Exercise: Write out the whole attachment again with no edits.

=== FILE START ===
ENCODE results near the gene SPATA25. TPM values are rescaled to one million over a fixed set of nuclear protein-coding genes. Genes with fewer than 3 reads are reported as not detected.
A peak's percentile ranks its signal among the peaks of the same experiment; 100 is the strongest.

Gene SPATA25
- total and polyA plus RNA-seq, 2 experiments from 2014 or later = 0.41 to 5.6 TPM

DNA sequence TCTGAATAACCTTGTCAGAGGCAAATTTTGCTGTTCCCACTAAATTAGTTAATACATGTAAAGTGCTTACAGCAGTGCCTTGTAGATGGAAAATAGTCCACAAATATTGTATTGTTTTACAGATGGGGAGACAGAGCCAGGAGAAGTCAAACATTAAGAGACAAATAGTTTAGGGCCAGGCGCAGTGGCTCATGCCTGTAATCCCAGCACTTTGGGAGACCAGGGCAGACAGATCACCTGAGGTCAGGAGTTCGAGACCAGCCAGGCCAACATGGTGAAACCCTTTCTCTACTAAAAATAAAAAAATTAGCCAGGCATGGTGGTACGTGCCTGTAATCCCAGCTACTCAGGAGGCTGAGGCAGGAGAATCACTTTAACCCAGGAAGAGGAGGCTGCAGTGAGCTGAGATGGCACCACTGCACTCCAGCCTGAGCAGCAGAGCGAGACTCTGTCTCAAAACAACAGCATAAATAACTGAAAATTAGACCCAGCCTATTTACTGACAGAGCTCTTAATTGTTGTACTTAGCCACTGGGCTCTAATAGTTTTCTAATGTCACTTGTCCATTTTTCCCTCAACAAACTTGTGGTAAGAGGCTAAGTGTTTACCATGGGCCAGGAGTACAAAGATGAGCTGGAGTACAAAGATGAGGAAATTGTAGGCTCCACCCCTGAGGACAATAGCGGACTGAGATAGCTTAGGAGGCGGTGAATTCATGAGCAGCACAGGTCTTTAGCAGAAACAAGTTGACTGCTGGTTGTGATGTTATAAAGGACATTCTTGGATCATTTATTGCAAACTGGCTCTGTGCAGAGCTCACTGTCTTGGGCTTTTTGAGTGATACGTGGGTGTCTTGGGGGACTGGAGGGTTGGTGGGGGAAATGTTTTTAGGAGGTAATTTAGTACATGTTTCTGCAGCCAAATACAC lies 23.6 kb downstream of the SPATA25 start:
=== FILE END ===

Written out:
ENCODE results near the gene SPATA25. TPM values are rescaled to one million over a fixed set of nuclear protein-coding genes. Genes with fewer than 3 reads are reported as not detected.
A peak's percentile ranks its signal among the peaks of the same experiment; 100 is the strongest.

Gene SPATA25
- total and polyA plus RNA-seq, 2 experiments from 2014 or later = 0.41 to 5.6 TPM

DNA sequence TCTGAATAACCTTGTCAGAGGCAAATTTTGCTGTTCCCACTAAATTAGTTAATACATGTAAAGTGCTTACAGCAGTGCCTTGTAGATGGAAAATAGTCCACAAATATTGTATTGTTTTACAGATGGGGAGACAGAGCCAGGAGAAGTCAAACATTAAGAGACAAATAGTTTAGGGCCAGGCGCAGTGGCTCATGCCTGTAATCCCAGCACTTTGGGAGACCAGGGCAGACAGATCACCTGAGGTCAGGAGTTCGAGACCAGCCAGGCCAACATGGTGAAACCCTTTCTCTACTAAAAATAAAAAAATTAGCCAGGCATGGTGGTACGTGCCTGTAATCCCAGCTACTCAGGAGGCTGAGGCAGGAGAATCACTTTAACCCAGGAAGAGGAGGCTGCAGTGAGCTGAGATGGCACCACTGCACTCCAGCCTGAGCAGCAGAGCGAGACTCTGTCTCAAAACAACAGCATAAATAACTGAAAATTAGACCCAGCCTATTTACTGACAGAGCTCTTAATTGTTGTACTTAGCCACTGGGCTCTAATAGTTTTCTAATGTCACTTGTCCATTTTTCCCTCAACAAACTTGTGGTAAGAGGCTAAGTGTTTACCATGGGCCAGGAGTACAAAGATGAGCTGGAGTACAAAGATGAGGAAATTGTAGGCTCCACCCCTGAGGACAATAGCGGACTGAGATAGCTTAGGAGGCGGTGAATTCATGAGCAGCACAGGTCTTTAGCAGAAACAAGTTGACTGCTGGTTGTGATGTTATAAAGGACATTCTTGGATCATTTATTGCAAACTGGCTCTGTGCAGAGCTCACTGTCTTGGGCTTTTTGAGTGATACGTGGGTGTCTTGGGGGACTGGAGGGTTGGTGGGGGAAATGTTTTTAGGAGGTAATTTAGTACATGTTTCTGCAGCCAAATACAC lies 23.6 kb downstream of the SPATA25 start: